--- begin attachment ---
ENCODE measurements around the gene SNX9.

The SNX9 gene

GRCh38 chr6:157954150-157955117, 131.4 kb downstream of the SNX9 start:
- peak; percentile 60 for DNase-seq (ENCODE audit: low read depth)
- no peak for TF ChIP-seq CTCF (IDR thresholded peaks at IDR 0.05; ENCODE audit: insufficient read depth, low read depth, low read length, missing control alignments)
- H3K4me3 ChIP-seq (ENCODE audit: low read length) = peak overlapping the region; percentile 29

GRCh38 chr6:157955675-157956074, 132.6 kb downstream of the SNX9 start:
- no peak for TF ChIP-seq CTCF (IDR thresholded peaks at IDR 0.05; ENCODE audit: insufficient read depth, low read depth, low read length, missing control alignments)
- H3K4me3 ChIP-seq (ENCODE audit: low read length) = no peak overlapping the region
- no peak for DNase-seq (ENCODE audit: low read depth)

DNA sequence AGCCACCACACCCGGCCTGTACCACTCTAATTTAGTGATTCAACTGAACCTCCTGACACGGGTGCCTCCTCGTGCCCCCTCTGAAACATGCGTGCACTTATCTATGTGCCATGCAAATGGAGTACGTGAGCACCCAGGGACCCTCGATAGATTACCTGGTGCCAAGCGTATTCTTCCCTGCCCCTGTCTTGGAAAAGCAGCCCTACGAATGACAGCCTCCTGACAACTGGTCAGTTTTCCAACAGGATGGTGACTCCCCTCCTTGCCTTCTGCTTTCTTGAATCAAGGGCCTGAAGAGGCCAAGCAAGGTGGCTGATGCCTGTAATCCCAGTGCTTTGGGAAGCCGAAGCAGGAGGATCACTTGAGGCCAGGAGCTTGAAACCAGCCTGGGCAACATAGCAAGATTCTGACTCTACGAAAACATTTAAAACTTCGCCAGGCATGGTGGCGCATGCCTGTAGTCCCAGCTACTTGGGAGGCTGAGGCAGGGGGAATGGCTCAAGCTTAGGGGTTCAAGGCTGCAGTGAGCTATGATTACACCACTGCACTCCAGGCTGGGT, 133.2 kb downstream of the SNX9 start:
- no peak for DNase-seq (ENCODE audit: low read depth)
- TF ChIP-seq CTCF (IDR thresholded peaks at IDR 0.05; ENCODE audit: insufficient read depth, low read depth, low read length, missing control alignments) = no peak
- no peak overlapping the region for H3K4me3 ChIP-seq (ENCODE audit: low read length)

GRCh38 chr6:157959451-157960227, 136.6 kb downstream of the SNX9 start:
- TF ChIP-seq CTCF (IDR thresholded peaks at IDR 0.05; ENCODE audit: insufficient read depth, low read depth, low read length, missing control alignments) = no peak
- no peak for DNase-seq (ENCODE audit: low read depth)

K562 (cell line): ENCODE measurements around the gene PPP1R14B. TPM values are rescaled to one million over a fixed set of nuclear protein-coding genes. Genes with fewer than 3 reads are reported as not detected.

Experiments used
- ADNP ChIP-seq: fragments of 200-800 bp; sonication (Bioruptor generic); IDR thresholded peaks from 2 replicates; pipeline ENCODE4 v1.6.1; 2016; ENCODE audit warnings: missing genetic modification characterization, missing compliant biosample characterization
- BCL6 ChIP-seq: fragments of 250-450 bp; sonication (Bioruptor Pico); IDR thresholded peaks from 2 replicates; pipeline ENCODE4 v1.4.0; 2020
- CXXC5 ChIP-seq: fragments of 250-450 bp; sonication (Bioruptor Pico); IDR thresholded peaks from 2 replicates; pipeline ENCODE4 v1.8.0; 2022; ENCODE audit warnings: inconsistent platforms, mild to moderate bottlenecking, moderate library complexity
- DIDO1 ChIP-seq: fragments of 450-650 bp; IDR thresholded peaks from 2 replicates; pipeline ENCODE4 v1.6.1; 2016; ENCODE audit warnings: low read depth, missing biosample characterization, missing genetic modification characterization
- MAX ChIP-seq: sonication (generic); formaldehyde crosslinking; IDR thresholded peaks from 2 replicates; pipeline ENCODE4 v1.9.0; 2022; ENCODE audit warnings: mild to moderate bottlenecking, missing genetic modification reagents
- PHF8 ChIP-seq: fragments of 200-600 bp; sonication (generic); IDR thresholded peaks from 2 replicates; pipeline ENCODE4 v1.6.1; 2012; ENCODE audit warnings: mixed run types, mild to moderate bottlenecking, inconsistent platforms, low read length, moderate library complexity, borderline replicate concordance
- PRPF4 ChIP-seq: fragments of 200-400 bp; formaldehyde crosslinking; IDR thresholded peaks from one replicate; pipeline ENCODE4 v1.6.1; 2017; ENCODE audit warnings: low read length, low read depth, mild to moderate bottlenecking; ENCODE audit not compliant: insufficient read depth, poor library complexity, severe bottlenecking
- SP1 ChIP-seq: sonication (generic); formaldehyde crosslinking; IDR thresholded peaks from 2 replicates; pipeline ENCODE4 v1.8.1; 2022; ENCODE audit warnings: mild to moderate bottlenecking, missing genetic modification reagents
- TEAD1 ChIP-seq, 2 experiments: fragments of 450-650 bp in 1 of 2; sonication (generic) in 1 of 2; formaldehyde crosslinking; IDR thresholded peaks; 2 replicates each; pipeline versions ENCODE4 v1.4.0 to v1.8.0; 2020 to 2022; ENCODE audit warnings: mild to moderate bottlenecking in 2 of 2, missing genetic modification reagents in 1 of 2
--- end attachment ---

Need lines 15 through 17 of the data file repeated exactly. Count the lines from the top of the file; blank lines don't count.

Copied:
GRCh38 chr6:157959451-157960227, 136.6 kb downstream of the SNX9 start:
- TF ChIP-seq CTCF (IDR thresholded peaks at IDR 0.05; ENCODE audit: insufficient read depth, low read depth, low read length, missing control alignments) = no peak
- no peak for DNase-seq (ENCODE audit: low read depth)